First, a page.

Finding love in the internet era should be easy, right? There are simple to use and free apps, you can create a profile in a minute, upload a photo and voilà! Your prince/princess is just a few swipes away from you. At least, that’s what we are supposed to believe, according to a $2.7-billion-a-year industry. But, can matters of the heart translate into algorithms?
Bumble, Blendr, and Tinder offer a chance to filter your interests, so instead of bar hopping, or relying on destiny or your friends, you get to meet a proper mate with similar interests and experiences. However, we all know that people lie on the internet. That’s our nature. Do we even need dating apps with all the social media networks? How safe is dating in the internet era? Falling in love is a chemical reaction, but what if there’s nothing there? Or worse, what if we started settling just because our partner looks good on paper, or in this case, on the dating app?
Some might argue they found the love of their life on the app, and that isn’t impossible. Others experienced real horror stories, so it’s pretty clear that we almost exclusively hear only really positive or extremely negative stories. The reality is that most dates are rather unfortunate. People do not click; they give false statements, use generic messages to gain talking points, and most of us look nothing like our social media pictures.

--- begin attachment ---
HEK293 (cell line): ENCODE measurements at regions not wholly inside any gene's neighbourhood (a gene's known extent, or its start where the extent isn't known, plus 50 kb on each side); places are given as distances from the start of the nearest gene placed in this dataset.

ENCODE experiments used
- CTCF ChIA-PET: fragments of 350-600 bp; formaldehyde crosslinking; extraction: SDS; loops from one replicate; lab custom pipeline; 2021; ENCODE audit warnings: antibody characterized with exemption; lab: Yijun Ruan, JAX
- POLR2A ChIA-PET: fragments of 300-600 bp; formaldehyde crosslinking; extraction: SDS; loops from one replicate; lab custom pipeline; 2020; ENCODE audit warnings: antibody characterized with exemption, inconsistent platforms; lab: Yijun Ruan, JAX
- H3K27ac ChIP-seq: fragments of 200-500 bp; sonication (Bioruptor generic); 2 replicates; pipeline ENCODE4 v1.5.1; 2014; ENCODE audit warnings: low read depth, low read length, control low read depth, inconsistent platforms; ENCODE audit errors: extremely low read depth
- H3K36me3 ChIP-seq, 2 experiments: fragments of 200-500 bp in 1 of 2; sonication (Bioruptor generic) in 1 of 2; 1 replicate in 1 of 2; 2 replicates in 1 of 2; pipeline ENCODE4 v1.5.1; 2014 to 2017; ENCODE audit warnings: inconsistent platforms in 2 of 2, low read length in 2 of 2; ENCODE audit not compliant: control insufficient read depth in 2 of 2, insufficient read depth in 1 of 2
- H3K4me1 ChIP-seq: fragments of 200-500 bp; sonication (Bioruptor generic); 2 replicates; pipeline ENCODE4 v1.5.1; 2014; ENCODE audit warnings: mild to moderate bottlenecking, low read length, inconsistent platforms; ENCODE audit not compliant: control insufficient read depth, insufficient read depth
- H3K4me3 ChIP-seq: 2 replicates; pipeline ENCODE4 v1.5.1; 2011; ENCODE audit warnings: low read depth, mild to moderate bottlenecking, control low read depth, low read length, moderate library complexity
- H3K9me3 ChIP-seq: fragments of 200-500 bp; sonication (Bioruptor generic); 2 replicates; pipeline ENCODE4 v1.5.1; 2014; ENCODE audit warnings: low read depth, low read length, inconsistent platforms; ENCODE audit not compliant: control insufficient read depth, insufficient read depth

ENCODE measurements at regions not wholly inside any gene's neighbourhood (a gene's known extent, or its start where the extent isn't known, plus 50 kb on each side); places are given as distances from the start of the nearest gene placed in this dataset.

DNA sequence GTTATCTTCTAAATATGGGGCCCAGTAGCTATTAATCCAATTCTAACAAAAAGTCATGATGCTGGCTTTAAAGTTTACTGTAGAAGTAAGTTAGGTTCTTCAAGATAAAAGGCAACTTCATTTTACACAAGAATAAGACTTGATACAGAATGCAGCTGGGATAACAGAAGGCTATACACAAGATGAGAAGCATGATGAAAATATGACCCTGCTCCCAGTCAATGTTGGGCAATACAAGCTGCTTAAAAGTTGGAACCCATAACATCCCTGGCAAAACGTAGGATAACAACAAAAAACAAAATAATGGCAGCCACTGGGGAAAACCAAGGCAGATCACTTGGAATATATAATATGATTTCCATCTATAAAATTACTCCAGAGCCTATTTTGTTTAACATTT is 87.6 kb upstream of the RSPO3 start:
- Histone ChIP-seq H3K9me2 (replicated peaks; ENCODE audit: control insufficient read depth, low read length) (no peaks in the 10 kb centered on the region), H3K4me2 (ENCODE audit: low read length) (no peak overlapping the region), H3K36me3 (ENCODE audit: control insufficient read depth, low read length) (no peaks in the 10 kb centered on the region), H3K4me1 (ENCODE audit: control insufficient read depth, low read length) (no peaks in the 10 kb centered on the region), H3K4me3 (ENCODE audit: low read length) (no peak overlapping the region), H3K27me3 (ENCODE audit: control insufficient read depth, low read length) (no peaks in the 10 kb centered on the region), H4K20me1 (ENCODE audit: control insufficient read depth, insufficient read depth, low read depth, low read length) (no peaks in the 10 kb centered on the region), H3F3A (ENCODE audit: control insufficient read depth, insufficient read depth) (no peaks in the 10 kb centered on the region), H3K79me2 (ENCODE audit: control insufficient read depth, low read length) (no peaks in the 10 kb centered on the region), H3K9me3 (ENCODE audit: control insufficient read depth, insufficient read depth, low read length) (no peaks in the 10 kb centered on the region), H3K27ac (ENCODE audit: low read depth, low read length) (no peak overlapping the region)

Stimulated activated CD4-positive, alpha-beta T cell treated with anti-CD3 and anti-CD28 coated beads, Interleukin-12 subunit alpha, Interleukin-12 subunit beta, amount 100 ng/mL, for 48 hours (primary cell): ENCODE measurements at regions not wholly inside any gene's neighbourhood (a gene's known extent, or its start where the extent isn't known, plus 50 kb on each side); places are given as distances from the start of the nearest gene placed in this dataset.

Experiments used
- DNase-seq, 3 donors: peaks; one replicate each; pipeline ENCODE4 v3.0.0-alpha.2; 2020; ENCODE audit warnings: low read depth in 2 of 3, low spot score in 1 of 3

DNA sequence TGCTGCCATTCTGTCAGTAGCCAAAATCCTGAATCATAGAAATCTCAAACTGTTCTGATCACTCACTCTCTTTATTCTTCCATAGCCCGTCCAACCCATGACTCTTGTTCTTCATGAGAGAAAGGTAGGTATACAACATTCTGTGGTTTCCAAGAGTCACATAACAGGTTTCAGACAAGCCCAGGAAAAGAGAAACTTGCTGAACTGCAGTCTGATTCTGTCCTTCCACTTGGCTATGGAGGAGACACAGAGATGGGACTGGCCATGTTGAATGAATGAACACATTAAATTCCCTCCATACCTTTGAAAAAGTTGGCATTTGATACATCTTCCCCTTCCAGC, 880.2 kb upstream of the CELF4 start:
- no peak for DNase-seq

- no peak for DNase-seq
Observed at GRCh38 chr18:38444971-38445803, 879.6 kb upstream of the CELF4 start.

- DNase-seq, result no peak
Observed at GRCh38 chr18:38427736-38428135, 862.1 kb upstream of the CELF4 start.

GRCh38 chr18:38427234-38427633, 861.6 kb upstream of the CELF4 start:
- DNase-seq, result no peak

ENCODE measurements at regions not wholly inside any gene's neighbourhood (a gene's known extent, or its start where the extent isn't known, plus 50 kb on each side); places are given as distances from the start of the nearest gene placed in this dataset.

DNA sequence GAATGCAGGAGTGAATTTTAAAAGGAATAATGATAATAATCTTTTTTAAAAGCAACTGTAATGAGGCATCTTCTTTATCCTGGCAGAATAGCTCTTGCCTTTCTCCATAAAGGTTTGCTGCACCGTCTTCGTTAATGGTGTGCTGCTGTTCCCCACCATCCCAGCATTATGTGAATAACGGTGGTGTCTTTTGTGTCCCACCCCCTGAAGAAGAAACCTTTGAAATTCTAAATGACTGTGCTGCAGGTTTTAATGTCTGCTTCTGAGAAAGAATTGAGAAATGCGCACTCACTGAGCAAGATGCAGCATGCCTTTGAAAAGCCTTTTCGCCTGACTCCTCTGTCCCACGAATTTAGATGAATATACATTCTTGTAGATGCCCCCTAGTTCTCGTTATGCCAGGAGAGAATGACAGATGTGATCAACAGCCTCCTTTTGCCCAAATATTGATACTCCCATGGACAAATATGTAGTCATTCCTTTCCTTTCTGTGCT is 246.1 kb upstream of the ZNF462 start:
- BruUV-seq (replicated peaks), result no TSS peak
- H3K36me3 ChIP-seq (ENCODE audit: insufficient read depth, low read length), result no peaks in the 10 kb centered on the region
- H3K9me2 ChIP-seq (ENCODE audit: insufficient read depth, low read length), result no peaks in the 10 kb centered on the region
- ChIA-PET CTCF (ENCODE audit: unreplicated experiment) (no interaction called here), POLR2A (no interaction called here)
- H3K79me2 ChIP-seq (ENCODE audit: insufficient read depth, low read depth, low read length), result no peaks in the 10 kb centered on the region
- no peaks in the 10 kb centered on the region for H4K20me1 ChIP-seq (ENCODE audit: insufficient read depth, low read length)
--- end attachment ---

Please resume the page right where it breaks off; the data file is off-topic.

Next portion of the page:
And there’s another issue: too many alternatives. It’s like playing a video game: you are going through levels, they are getting harder, yet you can’t stop playing. It is time-consuming, but you cannot wait to finish it. And then, you feel empty again, so you play another game. There is such a thing as too many choices. Social scientists have identified what is referred to as a “paradox of choice.”
The reality is that the majority of heterosexual couples still meet the old fashioned way: at work or during a night out. The only upside of the dating apps is that over 70% of LGBTQI relationships do start on them. Well, starting a relationship isn’t as important as a relationship itself, but let’s leave it at that.
The New York Times’ Modern Love columnist Daniel Jones pointed this out: “We bring science and technology to it— but what I like about love is that none of that ever seems to work.” Opening up to a total stranger online is scarier than doing it in real life. As if being vulnerable isn’t frightening as it is, doing it without looking someone in the eyes raises the fear of rejection. How can you look for romance while you are already in such a negative state of mind? Professionals agree that there are many downsides to online dating. One of the most recent studies showed singles suffering from loneliness and social anxiety are more likely to start compulsively using dating apps.
What are we supposed to do? It is up to you and you only. But if you are using a dating app to start a relationship, be honest and open. Be yourself; otherwise, what’s the point of swiping and typing endless messages?